I think my brain is full by now. I have seen so many extraordinary things that they now all seem ordinary. Every day, a new city, a few hours of sightseeing, and then the show (if it hasn't been cancelled). After Worms, we got up the next morning to drive to Fredrichshafen (Literally Fredrickport). We had elected the day before to take the slightly longer route through the black forest (Schwartzwald) and take a longer lunch break at a little mountain lake town called Titisee. On the way out, we followed the Rhine river south on the French side to aviod the traffic around Mannheim, making this perhaps the first time I've ever taken a shortcut through another country to skip a traffic jam. We started our ascent into the mountains just before lunch, and the scenery changed abruptly. The Rhine river vally reminded me of the Central Valley in California...a wide, flat farming region, flanked by mountains. Suddenly, we started going what seemed like straight up, over numerous switchbacks climbing in altitude. (This did not sit well with rob whose stomach was still churning from the stop and go traffic getting out of Worms earlier). The views, however, were magnificent, and BA was reminded of Colorado, I of Vermont. While not the jagged peaks of the alps, these mountains were certainly very rugged and were already covered in snow. We passed several ski resorts already in operation this early in the season.
For lunch, our driver, Ervin, had arranged for us to stop in Titisee, a quaint little mountain town on a small lake of the same name. Obviously, this town was a major tourist destination, for the main street was lined with Hotels, Souvenier shops and restaurants, and not much else. We were hoping to take a boat tour of the lake, but the season was over for that. We instead entertained ourselves by finding the kitchiest souveniers we could find. An anotomically correct pig lying upside down, the hall of 1000 cuckoo clocks, "typical" bavarian hats, clothing, and accessories (although, I've never seen a bavarian actually wear any of this stuff unless they were being paid to do so). I don't think I've seen such a collection of kitch since I left New York.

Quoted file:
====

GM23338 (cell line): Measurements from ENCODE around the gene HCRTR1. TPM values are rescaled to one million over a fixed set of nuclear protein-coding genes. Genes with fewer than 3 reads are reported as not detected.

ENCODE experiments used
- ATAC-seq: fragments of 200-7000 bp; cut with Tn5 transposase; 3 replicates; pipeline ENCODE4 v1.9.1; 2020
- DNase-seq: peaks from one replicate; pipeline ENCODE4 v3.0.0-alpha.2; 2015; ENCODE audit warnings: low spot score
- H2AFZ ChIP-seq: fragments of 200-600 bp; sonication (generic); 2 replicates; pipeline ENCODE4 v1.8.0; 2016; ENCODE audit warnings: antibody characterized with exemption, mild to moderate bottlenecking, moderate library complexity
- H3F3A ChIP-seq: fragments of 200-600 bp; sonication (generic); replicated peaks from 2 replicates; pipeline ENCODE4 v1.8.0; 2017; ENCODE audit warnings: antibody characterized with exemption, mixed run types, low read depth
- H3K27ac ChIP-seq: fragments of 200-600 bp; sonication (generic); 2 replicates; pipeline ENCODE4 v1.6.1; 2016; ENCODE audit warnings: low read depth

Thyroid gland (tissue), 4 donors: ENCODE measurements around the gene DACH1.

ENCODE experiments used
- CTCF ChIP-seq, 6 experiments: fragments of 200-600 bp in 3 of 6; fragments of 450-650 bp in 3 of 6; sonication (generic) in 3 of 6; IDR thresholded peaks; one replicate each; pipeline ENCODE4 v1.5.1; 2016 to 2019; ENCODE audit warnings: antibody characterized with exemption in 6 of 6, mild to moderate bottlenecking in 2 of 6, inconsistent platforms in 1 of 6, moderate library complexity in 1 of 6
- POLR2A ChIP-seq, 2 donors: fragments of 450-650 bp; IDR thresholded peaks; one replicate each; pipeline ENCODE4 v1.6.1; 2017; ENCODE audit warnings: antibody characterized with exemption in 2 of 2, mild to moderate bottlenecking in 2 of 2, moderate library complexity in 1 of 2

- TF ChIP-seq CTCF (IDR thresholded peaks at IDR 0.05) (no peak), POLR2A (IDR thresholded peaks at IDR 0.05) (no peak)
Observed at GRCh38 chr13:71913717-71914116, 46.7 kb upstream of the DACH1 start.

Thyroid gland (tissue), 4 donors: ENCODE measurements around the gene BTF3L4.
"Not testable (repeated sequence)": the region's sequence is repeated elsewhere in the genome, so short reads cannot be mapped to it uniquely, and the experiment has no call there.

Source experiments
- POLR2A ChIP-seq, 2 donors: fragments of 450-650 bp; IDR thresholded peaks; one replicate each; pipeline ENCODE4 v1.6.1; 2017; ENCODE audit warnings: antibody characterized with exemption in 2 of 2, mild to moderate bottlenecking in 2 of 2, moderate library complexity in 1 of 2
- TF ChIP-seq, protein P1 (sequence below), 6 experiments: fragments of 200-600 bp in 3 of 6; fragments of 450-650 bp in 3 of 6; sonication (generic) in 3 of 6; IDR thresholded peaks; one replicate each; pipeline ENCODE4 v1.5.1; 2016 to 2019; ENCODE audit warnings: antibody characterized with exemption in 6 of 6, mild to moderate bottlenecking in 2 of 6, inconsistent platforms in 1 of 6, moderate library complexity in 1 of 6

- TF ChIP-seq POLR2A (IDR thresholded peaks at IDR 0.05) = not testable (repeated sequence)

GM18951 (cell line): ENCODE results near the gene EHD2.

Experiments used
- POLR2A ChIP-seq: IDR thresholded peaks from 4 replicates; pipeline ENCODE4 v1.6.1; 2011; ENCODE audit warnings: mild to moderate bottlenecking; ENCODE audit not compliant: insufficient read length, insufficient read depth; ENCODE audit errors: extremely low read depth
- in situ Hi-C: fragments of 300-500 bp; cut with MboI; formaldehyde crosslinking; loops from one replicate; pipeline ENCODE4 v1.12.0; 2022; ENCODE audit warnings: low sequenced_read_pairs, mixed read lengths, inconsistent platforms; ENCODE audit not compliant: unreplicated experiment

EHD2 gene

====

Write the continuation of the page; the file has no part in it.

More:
After a light Italian lunch, we headed into Fredrichshafen, and abandoned ourselves to the somewhat elaborate pool/spa complex at the hotel.
Fredrichshafen is somewhat of a harbor town on the Bodensee (Lake Constance) -- which I believe is about the same size as Lake Champlaign in NY or Lake Winnepesaukee in NH, but is mostly known as the place where the Zepplin was designed and built, all the way through both world wars. Consequently, the allies bombed the shit out of the place in the war, and virtually the entire town has been built in what I call "Post-War Hideous". On top of that, it was Sunday, and nothing at all was open. So when I rose around noonish, I went with BA, Michael, Patrick, Angela and Mayumi to Konstanz, to go to the Christmas Market, and explore the town.To get there, we took a bus out of Fredrichshafen to Meersburg, a ferry across the lake, and then another bus into town.
Konstanz, in contrast is a university town that has been so far untouched by fires or wars, therefore some of the original Roman settlements and fortifications are still intact, as is virtually everything built since then. Many of the houses in the old city have their construction dates proudly painted on, most from the 14th through 16th centurys. Konstanz is only famous for the Council of Constance, where the pope was chosen in 1388, ending a division in the church which by that point had three rival popes in different cities. However, the most interesting "sight" in the town is the statue of Imperia, a prostitute who lived in this time period. In one hand she holds the king, and in the other the pope, and her smirk indicates that she knows she controlled both. Her statue is on a revolving pedestal in the middle of the harbor, watching over the Lake, the mouth of the Rhine, and the city itself.
In Konstanz, the Christmas market was very large, and very crowded. Booths everywhere selling everything imaginable - hats, food, leather goods, produce, Christmas ornaments, and there were small rides to keep the children entertained. We browsed for a while, and then went aboard a large boat tied up in the Harbor adjacent to the Christmas market for what ended up being a delicious Fondue dinner. After that we walked a little more before travelling home. We all made it an early night since the next day we were getting up very early to go the the Castles of King Ludwig II.